Thank you

Al Fontaine
Facilities Specialist & Plating Maintenance Manager - Lincoln, Rhode Island

August 2017

A. Hi Al. We appended your inquiry to this thread because I believe that a manufacturer of 'plating barrel danglers' or 'plating racks' could easily design a really proper cable arrangement for you.


pic of Ted Mooney
Ted Mooney, P.E. RET - Pine Beach, New Jersey
Aloha -- an idea worth spreading

October 16, 2017

A. Hello, you can use Ticlad (titanium over copper), it's pricey. I would suggest a titanium EAR off of the basket, and then a cable connection coated with air dry plastisol.

Ron Landrette
plating equipment supplier - Bristol, Connecticut

April 26, 2019

Q. We are dealing with arc burn on nickel plating, so what is the best material for dangler in barrel plating?

John Steve
- California, usa

April 30, 2019

A. Hello John,
Brass or copper dangler tips work well. The shape and size of tips must be compatible with your parts to be plated, as well as media. Arc burning can be caused by improper contact within the barrel and parts are not rotating freely, and getting stuck around the dangler tips. Barrel speed, load capacity and current also play roles. When I was in the field I had to ask myself "what has changed in my process to cause this problem?" This meant going back to the drawing board, monitoring and checking everything related to the process. Good Luck.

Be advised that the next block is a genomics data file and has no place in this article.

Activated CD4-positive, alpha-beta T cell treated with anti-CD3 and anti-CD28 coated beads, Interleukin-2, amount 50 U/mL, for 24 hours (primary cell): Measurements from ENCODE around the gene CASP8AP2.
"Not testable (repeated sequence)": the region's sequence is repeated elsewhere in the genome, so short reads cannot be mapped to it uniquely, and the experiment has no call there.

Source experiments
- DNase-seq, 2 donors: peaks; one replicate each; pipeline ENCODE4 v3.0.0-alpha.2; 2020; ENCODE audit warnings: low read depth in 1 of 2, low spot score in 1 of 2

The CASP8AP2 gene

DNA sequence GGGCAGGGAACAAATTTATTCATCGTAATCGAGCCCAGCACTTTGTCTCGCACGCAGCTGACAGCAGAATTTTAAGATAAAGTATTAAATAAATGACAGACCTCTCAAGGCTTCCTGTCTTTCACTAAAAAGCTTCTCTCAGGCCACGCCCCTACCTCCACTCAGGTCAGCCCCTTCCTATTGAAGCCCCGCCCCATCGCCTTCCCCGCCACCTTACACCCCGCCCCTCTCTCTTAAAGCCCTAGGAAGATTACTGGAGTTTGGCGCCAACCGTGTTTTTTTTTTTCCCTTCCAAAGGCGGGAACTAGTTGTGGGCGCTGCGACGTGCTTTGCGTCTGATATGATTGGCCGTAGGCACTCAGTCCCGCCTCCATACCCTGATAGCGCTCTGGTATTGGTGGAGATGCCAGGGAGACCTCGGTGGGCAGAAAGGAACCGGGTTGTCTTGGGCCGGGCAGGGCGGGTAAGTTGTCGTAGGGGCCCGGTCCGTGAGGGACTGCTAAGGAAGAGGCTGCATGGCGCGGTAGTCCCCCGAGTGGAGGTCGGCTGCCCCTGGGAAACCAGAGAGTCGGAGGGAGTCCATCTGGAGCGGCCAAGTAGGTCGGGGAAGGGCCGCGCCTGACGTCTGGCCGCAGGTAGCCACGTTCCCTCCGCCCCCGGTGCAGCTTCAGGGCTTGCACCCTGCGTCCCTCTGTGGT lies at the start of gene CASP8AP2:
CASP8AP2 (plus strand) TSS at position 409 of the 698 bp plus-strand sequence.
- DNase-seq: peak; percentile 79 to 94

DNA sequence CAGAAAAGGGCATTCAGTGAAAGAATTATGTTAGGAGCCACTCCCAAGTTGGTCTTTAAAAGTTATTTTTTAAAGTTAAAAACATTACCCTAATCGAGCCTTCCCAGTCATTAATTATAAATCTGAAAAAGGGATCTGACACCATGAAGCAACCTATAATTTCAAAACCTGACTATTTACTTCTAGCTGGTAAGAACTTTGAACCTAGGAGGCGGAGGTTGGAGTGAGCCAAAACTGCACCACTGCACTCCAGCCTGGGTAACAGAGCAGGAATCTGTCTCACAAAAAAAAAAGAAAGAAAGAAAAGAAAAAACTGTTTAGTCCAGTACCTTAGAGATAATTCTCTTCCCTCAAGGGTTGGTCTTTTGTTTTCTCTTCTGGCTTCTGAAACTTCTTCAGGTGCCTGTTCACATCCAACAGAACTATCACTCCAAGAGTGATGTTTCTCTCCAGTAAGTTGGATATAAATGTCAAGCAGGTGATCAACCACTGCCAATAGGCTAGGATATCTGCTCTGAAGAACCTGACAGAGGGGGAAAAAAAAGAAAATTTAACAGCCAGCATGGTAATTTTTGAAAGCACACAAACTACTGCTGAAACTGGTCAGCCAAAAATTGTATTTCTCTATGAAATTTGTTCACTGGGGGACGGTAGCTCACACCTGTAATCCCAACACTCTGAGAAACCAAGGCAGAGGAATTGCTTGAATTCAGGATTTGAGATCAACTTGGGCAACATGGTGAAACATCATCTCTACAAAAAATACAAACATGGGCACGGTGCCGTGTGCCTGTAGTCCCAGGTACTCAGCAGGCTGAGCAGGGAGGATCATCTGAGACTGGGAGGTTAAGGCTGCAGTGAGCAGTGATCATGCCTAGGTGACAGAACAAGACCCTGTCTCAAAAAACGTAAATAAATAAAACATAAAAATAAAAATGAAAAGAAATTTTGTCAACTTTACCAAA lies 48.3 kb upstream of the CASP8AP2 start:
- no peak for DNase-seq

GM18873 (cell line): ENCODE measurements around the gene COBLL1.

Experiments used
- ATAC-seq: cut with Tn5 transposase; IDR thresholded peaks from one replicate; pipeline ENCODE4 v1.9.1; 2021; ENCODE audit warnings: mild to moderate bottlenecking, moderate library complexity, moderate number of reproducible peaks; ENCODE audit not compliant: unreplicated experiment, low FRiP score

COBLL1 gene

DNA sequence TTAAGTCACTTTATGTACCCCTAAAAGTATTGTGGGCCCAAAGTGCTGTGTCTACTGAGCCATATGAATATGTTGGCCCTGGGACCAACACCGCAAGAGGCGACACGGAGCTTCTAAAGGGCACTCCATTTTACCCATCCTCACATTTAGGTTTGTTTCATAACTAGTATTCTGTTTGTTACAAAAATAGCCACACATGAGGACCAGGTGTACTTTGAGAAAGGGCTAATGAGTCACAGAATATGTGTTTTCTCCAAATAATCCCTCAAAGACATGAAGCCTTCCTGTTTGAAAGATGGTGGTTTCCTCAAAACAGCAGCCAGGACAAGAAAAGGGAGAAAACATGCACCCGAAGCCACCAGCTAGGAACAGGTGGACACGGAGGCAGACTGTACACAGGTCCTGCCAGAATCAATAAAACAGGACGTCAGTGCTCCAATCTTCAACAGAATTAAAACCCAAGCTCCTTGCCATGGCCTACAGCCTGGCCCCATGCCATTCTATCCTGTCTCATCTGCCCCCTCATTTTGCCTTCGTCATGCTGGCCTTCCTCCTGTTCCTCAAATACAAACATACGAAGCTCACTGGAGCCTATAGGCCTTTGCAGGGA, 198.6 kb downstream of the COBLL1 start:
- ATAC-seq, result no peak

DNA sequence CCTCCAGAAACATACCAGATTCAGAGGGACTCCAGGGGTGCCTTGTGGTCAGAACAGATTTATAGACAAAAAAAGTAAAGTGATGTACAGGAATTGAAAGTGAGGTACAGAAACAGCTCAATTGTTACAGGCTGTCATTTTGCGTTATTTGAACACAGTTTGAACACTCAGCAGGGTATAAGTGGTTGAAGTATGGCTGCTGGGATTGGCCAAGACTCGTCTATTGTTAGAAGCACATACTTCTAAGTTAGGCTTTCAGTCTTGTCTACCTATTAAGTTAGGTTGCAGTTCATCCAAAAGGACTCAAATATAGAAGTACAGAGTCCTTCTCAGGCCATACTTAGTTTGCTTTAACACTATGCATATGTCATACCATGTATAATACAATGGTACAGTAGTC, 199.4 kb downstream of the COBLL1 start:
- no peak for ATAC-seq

Mark Baker
Electronics plating - Winston-Salem, North Carolina USA

Dangler Gets Burned after 8 Mins of Plating in ZnNi Tank

October 18, 2019

Q. Hello all,
I am running a ZnNi plating line here in Milwaukee, Wisconsin. We plate per Spec GMW 4700 which indicates 8 microns thickness and 15% Ni.
I ran into a big problem here that dangler gets burned and covered with zinc smut for about 8 minutes and all the parts around it getting black. Current and voltage kept stable in the beginning of the process, and start fluctuating once the dangler get covered completely. We took the whole barrel out and clean the dangler in HCl, putting back to the tank and it remained good for another 8 minutes until it gets covered again.